I have 10 bull mastiff pups 6weeks old, took them into the vet one pup has a hernea, he said this is genetic. has any one ever heared this. This was puppy#8 the first pup I didn't help her with. thanks for any imput tumblweed
I gather you mean an umbilical hernia? if so, this can be both genetic or due to the dam being a little overzealous and chewing the umbilical cord too close.
Does the dam and sire have an umbilical hernia??
This isn't too serious a problem unless there is a considerable protrusion; this can be seen when the pup is a few weeks old and if this is the case then an operation to push the intestine in and stitch up the opening would be the way to go; this is usually done when an animal is brought in to be desexed so both are done under the one anaesthetic.
It is best not to breed with dogs that have an umbilical hernia as it can be passed on, although it isn't unknown to find a pup with this even though both parents don't have it.
My opinion is the enguinal hernia are genetic..i dont think the umbillical are genetic as they are mom chewing too hard...but..if the vet said it was genetic..i would go with that..do you own the sire and dam...if not..try a different male..and if it happens again...spay the mom...if not..dont go back to sire number 1...thats my take on it..if in fact the vet said it was genetic..the enguinal hernia the bowel drops down in the holes and can cause gangreen and eventually death...good luc too you..and with your lil pooches..
our new pup has an umbilical hernia. my vet said it was a very small one and would probably disappear by the time she is 4-6 months old. most umbilical hernias are caused from the umbilical cord being severed too close to the abdominal wall and are not a genetic defect.
Umbilical hernias, at least in Basenjis, are quite common and are not even considered a fault in conformation. Breeders do not stop breeding dogs whose puppies have them, regardless of whether they're caused by genetics or an over-zealous mama.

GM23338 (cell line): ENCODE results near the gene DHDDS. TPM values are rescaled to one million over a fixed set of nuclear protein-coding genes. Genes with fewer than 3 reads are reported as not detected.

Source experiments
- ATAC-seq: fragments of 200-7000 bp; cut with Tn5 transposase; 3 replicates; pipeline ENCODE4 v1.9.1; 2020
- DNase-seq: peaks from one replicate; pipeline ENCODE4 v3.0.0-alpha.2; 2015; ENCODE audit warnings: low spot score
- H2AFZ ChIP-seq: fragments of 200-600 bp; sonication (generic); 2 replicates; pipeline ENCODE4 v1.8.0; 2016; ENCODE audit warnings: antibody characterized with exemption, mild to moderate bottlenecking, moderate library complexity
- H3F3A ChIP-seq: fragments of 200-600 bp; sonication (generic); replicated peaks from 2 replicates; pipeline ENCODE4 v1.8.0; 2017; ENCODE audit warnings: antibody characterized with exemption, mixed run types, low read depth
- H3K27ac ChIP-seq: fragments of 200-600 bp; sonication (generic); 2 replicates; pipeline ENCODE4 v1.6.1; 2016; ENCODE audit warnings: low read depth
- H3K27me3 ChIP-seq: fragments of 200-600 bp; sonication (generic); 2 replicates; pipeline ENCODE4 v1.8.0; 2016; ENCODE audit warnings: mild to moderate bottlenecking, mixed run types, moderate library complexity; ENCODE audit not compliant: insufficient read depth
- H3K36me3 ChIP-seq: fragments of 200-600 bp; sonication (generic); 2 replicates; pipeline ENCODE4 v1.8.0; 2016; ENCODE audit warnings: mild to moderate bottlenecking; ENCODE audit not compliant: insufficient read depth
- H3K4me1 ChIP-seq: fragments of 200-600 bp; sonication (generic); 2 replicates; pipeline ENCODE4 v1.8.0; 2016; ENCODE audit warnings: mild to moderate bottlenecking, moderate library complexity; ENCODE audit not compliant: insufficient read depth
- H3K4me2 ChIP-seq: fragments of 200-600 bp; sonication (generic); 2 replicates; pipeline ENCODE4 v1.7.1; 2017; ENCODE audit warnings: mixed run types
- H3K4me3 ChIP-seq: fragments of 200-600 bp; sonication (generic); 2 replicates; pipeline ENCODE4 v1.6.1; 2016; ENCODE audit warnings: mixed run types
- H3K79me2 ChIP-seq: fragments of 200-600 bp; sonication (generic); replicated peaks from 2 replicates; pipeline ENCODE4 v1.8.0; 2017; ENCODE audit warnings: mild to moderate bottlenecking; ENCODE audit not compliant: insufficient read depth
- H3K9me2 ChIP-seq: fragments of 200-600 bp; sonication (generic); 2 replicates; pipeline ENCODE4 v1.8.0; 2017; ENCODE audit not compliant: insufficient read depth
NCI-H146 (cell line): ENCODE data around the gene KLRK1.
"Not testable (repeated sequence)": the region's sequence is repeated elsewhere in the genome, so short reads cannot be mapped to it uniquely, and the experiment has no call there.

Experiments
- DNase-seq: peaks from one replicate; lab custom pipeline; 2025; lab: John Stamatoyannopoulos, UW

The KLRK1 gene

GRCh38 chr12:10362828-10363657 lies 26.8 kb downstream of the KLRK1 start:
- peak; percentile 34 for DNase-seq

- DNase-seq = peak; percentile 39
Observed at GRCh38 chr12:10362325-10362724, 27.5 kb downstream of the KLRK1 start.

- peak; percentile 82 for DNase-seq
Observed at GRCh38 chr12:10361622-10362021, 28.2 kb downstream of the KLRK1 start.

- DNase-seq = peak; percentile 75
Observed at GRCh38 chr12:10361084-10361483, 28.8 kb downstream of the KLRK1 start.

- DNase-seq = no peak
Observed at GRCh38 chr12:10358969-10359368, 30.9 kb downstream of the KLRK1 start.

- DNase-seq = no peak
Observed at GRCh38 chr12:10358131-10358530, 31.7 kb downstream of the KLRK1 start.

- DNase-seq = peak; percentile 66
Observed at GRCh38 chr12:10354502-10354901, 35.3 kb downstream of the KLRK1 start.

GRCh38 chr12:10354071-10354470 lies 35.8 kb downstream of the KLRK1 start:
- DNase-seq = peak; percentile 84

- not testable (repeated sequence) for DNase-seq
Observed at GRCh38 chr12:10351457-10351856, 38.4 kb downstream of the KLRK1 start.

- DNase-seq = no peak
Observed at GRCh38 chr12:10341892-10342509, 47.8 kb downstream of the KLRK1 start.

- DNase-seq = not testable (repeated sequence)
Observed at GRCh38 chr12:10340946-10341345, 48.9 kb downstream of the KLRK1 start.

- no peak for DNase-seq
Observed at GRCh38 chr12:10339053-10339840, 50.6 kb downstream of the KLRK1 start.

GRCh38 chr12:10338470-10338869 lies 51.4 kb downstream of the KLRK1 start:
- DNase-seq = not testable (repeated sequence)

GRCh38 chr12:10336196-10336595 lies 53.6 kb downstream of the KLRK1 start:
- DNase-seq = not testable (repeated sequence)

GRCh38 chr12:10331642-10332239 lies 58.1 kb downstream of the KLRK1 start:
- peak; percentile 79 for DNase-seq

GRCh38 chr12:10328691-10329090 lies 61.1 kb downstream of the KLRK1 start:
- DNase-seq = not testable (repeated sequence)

Both my guys have/had umbilical hernias. My vet did tell me they can be hereditary and that there's no real way to tell, that he recommended neutering because it "could" be hereditary and to have it repaired when they were neutered. He told me it could be hereditary OR it could be from the mother chewing the umbilical cord too aggressively. Baxter was neutered and they called me to ask if I still wanted them to close it up even though it had clogged itse;f and wouldn't be an issue other than he would have an "outie" I told them to just leave it alone if that were the case. Sampson is scheduled to be neutered this Thursday (YIKES!) and I do "think" his has closed on it's own. They'll also be dealing with Sam having one testicle up higher and they're not sure if they'll have to cut him as a spay because of it. :( I'M SCARED!!!
If there is no way to tell, I don't see how vets are making the diagnosis of it being due to genetics. I guess some dogs may have a pre-disposition to having weaker stomach walls just as people.
However since there is also a significant amount of puppies that just have umbilical damage at birth do to mom, I don't think that small hernias are necessarily a need to neuter an otherwise quality dog that had been purchased with the intent of show or breeding. There is no reason why it can't simply be repaired with out altering the dog.
I knew a breeder who would irritate me because she was contantly over-stuffing puppies by tubefeeding them and her puppies would pop out small umbilical hernias. This had nothing to do with genetics, just their digestive system overloaded. I think in general that most pet vets are in favor of spaying and neutering due to population control which is a noble cause.